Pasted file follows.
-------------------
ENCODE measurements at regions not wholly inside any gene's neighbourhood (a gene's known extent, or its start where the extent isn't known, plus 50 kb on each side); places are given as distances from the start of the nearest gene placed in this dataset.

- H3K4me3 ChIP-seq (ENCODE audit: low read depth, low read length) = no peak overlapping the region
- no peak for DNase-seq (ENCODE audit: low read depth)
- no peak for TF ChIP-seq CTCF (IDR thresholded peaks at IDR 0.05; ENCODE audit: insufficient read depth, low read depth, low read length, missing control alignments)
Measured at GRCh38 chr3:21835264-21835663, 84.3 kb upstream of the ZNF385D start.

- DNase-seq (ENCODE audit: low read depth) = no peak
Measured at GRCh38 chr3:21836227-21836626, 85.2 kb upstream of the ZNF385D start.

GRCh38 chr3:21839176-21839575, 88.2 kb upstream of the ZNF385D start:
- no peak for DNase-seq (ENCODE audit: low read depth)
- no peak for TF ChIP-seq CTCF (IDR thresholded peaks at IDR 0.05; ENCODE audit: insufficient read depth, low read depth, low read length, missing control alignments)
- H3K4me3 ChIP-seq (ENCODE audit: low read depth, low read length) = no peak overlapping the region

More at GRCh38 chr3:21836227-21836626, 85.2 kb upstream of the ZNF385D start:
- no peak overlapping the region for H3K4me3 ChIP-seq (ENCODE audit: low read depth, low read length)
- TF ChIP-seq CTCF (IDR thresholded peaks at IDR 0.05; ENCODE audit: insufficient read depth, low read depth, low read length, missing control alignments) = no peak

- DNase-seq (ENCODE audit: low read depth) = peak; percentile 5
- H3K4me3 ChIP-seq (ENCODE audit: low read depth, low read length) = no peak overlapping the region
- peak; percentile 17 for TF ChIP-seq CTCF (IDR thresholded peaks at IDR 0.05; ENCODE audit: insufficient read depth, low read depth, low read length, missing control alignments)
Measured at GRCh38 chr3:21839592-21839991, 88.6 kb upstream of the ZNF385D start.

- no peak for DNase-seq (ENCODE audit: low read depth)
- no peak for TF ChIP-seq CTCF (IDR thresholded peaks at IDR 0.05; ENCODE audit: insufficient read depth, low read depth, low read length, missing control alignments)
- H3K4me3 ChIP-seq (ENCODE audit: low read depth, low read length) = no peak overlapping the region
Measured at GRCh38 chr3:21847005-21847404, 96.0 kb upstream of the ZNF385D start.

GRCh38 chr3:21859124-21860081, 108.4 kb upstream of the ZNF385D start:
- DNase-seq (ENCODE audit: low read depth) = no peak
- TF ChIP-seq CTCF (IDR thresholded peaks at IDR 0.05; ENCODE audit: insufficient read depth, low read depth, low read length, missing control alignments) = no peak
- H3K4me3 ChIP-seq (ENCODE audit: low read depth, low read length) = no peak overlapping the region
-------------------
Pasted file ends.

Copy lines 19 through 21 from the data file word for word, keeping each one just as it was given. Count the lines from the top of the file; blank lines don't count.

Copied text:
- no peak for DNase-seq (ENCODE audit: low read depth)
- no peak for TF ChIP-seq CTCF (IDR thresholded peaks at IDR 0.05; ENCODE audit: insufficient read depth, low read depth, low read length, missing control alignments)
- H3K4me3 ChIP-seq (ENCODE audit: low read depth, low read length) = no peak overlapping the region